Retinal dysfunction is caused by aberrant neural cell migration during development. The understanding of collective migration and the role of signaling molecules critical to the developing retina is misunderstood. In this study, we observe the migration of neural cells of the Drosophila Melanogaster aftermarking cells of the third instar larvae through genetic manipulation of the GAL4-UAS expression system. The primary objective is to mimic the neural chemotactic relationship of glial and neuronal progenitor cells to evaluate external chemotactic movement and population density.
Müller Glia cells
Müller glia cells are the most abundant cell type in the retina. In mammals Müller glia respond to injury in various ways that can be either protective or detrimental to retinal function. Regeneration and scar formation are the two main mechanisms how the retina repairs itself. However, in mammals retinal self-repair is limited leading to cell death and visual disorders. Müller glia can proliferate and attain progenitor-like characteristics in response to acute retinal injury or to exogenous growth factors. This project aims to analyze the stimuli and migration behavior of Müller glia in response to different concentrations of growth factors using a microfluidic device mimicking the in-vivo retinal environment.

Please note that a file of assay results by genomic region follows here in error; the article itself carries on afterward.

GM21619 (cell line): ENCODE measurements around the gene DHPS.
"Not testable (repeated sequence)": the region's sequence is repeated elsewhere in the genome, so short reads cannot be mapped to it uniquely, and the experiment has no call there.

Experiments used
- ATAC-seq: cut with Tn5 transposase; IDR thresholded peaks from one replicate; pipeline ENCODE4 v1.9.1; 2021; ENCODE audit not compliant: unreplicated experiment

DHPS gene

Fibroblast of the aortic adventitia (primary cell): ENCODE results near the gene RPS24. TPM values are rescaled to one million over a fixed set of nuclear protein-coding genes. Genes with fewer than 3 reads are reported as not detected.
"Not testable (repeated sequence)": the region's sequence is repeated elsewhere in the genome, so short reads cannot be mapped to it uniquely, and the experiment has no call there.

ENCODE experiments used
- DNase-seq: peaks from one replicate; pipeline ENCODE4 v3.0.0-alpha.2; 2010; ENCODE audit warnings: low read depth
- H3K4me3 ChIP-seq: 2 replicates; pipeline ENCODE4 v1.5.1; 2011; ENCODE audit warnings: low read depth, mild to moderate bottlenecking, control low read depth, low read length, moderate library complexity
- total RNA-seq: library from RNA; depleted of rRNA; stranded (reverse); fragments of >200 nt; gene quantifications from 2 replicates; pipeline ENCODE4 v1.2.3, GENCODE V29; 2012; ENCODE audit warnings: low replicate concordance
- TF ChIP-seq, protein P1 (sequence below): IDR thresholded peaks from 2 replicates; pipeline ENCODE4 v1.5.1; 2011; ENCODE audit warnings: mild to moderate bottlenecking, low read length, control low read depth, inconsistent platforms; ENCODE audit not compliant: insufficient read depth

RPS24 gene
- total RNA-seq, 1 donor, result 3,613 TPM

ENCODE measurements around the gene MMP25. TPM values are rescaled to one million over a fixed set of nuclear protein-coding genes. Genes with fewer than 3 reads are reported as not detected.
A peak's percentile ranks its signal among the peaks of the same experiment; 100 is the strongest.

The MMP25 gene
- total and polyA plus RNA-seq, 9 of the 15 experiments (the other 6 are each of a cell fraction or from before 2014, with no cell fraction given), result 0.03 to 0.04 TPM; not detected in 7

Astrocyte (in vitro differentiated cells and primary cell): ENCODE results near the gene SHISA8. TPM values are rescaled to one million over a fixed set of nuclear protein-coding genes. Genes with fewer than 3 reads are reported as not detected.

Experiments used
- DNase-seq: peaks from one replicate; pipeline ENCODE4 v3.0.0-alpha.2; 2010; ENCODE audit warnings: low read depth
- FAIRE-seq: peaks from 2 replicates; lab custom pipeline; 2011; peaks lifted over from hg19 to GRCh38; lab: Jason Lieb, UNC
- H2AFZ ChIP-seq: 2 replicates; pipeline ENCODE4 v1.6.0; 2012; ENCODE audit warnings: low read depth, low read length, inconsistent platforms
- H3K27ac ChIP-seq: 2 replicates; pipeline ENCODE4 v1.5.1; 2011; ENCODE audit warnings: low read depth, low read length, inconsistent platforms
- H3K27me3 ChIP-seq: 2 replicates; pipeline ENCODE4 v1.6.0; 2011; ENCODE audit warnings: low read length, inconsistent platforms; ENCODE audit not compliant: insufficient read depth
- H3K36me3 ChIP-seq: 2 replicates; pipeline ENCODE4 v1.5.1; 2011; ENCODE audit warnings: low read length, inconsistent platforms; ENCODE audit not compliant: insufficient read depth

retinal progenitor cells
Vision loss in adults with Age Related Macular Degeneration (AMD) is attributed to damage of retinal photoreceptor cells that initiate vision by absorbing light. Mouse models have suggested that transplantation of precursor cells may be a novel approach to restore vision. Outcomes project that the amount of restored visual response depends upon the migration of transplanted cells. However, transplantation efficiency is exceedingly low. This project uses a combination of electrotactic and chemotactic stimuli to promote and guide CNS cell migration within a microdevice model.